"The golden haired people had a great chieftain who was also a kind of high priest. He was called the Dagda. And this Dagda had a wonderful magic harp. The harp was beautiful to look upon, mighty in size, made of rare wood and ornamented with colorful jewels. It had wonderful music in its strings, which only the Dagda could call out. When the men were going to battle, the Dagda would set up his magic harp and sweep his hand across the strings and a war song would ring out which would make every warrior buckle on his armor, brace his knees and shout, ‘Forth to the fight!’ Then when the men came back from battle, weary and wounded, the Dagda would take his harp and strike a few cords and as the magic music stole out upon the air, every man forgot his weariness and the smart of his wounds and thought of the honor he had won and of the comrade who had died beside him and of the safety of his family. Then the song would swell louder and every warrior would remember only the glory he had helped win for the king. Each man would rise at the great tables his cup in his hand and shout, ‘Long live the King!’

"There came a time when the Fomorians and the golden haired men were at war and in the midst of a great battle, while the Dagda’s hall was not so well guarded as usual, some of the chieftains of the Fomorians stole the great harp from the wall where it hung and fled away with it. Their wives, children and a few of their soldiers went with them and they fled fast and far through the night, until they were a long way from the battlefield. When they thought they were safe and they turned aside into a vacant castle by the road and sat down to a banquet, hanging the stolen harp on the wall.

"The Dagda with two or three of his men had followed hard on their tracks. And while they were in the midst of their banqueting, the door was suddenly burst open and the Dagda stood there with his men. Some of the Fomorians sprang to their feet, but before any of them could grasp a weapon, the Dagda called out, ‘Come to me my harp.’

"The great harp recognized his master’s voice and leaped from the wall. Whirling through the hall, sweeping aside and killing the men who got in its way, it sprang to its master’s hand. And the Dagda swept across the strings in three great solemn chords. The harp answered with the magic music of tears. As the wailing harmony smote upon the air, the women of the Fomorians bowed their heads and wept bitterly, the strong men turned their faces aside and the children sobbed.

"Again the Dagda touched the enchanted strings and this time the magic music of mirth leaped from the harp. And with that, the young warriors of the Fomorians began to laugh and they laughed till the cups fell from their grasps and the spears dropped from their hands while the wine flowed. They laughed until their limbs were helpless with excess of glee.

"Once more the Dagda touched his harp, but very, very softly. Now a melody stole forth as soft as dreams and as sweet as joy. It was the magic music of sleep.

"When they heard that, gently the Fomorian women bowed their heads in slumber, the little children crept into their mother’s laps and old men nodded. The young warriors closed their eyes and dropped into their seats. One after the other, the Fomorians sank into sleep.

"While they were all in deep slumber, the Dagda took his magic harp and he and his golden haired warriors stole away and came in safely to their own homes again." Erin waited for a response from her dark haired companion. "So what did you think?" she finally asked.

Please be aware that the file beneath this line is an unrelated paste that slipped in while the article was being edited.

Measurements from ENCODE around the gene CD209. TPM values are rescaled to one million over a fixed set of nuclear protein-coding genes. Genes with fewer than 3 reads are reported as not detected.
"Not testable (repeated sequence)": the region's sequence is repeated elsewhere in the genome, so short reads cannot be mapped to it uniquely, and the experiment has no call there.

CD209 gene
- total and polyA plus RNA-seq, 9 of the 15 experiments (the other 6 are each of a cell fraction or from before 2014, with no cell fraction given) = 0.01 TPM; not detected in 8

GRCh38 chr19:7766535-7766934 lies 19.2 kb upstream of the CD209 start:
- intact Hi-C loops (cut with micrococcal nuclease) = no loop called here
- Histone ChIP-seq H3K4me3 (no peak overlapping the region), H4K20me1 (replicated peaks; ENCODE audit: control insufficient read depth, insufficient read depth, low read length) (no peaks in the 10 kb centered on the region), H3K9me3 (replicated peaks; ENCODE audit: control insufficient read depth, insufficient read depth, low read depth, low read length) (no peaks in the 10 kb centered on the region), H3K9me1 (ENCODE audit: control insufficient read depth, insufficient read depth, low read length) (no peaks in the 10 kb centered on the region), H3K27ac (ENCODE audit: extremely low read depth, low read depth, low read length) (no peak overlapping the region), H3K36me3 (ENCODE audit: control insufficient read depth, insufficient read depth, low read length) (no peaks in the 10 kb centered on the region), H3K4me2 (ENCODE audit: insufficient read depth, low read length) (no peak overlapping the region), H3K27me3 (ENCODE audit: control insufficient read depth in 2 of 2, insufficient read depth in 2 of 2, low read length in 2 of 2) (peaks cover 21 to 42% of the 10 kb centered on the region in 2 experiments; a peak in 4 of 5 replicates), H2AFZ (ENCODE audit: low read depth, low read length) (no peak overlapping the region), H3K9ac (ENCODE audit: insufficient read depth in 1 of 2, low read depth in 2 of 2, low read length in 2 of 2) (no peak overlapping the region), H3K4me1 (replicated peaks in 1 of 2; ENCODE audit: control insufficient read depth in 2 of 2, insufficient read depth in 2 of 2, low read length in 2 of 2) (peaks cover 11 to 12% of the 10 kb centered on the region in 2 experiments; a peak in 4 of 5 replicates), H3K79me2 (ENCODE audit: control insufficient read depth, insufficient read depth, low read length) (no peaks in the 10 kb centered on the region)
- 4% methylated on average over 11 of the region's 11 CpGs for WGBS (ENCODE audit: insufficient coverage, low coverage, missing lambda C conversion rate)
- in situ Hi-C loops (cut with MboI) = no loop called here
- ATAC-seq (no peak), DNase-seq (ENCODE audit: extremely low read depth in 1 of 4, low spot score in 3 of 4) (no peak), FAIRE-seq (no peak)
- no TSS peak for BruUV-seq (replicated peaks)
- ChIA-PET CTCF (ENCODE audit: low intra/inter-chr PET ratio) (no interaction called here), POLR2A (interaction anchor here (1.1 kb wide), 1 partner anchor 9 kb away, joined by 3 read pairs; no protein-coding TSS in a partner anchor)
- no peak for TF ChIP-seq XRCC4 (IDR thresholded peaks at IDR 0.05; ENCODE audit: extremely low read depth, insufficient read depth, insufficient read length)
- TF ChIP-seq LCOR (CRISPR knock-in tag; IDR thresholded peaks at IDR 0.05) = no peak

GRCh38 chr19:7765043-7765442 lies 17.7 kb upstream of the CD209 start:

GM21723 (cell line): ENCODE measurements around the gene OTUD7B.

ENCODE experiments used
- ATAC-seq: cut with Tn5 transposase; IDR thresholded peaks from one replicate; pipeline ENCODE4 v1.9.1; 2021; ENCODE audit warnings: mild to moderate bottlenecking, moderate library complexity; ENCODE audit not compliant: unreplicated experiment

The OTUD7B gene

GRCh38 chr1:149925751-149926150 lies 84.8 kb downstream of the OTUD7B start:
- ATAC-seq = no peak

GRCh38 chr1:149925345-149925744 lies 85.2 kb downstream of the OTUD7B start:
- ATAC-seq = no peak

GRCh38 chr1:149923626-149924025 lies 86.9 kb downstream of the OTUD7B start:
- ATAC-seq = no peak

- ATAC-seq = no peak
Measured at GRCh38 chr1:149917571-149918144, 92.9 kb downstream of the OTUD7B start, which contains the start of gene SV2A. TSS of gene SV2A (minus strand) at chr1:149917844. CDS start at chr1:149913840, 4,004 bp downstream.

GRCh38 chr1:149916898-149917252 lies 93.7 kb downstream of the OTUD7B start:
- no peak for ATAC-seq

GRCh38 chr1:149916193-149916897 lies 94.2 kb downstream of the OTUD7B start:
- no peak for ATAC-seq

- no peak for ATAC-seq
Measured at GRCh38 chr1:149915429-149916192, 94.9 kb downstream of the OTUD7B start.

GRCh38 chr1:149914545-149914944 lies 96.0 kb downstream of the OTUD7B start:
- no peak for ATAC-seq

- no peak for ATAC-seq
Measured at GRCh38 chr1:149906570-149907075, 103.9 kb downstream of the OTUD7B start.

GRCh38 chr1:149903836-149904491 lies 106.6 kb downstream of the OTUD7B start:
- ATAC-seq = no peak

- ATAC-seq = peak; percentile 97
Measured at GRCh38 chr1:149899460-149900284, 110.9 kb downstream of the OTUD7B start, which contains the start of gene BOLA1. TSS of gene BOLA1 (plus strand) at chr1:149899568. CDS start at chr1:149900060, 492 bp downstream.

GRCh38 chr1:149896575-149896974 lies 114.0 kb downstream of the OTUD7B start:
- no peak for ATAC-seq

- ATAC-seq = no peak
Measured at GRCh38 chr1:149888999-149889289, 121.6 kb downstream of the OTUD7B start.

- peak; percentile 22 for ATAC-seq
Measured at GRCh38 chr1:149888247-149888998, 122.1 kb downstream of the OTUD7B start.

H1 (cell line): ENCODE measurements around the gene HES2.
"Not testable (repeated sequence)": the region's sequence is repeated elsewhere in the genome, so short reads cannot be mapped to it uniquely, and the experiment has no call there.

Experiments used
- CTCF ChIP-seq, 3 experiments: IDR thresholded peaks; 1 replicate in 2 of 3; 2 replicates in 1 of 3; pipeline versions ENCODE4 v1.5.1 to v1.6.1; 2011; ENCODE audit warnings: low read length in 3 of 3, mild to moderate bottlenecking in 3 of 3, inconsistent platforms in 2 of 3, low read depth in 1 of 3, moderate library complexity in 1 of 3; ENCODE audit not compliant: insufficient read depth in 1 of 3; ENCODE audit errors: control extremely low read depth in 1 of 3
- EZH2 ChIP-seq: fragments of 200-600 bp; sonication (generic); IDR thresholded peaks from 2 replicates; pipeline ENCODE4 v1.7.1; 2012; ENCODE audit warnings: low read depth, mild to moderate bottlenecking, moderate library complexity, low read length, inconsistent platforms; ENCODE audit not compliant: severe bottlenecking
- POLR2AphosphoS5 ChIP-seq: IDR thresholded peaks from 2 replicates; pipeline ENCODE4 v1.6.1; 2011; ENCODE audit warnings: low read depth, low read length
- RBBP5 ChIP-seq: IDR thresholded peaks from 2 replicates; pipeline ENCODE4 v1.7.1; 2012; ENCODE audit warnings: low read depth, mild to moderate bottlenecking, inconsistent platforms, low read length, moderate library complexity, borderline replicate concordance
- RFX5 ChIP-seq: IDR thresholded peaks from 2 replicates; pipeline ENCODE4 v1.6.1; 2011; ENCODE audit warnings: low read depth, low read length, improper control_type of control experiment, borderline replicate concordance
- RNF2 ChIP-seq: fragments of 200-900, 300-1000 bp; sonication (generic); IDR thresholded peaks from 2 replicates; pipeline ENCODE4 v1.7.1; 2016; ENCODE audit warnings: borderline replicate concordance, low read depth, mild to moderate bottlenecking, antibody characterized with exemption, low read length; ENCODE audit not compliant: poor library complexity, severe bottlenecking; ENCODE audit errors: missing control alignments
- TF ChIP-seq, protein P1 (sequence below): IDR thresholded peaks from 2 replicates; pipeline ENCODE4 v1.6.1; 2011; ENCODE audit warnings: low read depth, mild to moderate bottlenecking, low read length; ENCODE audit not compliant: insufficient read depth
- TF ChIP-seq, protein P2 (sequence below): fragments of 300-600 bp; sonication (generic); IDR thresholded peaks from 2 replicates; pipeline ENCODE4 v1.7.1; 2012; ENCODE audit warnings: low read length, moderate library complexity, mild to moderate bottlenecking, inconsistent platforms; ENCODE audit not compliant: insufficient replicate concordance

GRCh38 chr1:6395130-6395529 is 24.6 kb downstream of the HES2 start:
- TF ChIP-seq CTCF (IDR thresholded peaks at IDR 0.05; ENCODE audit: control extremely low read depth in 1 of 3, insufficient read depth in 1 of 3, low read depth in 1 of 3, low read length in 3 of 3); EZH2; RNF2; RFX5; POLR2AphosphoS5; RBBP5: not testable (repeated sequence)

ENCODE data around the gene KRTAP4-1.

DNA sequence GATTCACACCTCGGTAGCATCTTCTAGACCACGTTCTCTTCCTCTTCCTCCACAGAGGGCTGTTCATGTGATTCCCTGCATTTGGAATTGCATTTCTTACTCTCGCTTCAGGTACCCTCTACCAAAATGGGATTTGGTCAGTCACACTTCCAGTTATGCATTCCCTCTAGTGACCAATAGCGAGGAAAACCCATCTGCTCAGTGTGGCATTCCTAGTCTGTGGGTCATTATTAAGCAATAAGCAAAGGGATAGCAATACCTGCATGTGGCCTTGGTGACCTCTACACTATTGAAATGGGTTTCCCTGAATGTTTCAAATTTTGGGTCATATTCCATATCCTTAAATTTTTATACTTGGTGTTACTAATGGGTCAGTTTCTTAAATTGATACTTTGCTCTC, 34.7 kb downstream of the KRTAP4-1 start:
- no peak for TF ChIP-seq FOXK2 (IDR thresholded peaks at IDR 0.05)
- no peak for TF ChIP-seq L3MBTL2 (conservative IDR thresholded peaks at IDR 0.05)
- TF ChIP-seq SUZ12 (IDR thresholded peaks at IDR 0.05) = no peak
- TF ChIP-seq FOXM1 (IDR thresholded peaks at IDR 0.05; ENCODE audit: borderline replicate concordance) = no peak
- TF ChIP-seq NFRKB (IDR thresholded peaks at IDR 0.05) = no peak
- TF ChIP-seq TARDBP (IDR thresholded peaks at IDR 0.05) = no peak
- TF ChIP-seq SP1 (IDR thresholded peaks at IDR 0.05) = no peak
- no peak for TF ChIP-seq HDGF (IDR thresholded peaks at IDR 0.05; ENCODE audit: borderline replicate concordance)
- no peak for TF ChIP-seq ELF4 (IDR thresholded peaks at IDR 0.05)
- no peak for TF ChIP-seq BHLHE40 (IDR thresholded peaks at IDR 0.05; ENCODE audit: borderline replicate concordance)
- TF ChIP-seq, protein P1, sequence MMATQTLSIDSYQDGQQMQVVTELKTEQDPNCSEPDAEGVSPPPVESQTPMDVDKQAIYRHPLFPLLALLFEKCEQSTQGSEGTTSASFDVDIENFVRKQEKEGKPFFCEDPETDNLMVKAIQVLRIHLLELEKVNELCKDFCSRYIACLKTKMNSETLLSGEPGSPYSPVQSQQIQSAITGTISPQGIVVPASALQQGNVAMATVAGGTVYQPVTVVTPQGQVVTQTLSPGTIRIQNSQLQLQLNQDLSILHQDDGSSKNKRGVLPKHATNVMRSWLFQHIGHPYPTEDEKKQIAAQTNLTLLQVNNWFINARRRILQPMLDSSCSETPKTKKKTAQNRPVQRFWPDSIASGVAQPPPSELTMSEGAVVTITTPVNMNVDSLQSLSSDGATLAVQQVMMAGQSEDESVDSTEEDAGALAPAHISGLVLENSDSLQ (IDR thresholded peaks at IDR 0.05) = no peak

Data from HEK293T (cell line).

"I think you have the perfect voice for story telling. It’s like sugar on a cloud as the words melt into the listener’s ear with a sweetness of form and style."

Erin pulled her bottom lip into her mouth as she looked down at the napkin in her lap. The tips of her ears pinked up as she fumbled for the words. "I think you might just be a writer too. And thank you."

Jane let her gaze drift away. "No. You just inspire."

The oddly, intense moment was broken by a rousing birthday song from the next table. Erin took the opportunity to return the conversation to its previous topic. "No matter what the language or the notes, music always touches me in some way."

"If you love it so much why didn’t you become a musician instead of a writer?"

Erin gave a wistful smile. "Just because the love is your heart, doesn’t mean you have the talent in these," she said holding up her hands.

Jane studied the wiggling digits. "Those look pretty talented to me." The words slipped out before she could censor them.

Neither woman had time to be embarrassed by the flirtatious comment as the waiter arrived with their meals just at that moment. They both dove into the hearty food without further discussion. But the silence lasted only a few minutes as Erin quickly realized, or perhaps just rationalized, that her friend must have meant the talent of her writing. "So what did you do today while I was in slumber land?" she asked.

Jane took a sip of water. "Actually I just wondered around, did a little shopping, threw a few coins into the wishing well…" she shrugged her shoulder. "…nothing out of ordinary."

What did you wish for, I wonder, thought Erin.

"You know, with the exception of this morning, we have spent nearly every minute of the last four days together," Jane happily observed.

Erin gave a joyous grin. "I know, wasn’t it great? It was so much nicer having someone to share all of this with."

"Yeah it was." Jane tried to keep the distress from her voice when she said, "You must be anxious to get back to your grandmother’s tomorrow." The disappointment over the impending separation was tied to Jane’s heart like a lead weight. She had no idea what she would do without her new friend’s guidance. Just her presence had added so many dimensions to Jane’s solemn existence. Her life was empty of previous memories, but somehow she knew that the pain of losing Erin’s companionship would far surpass that.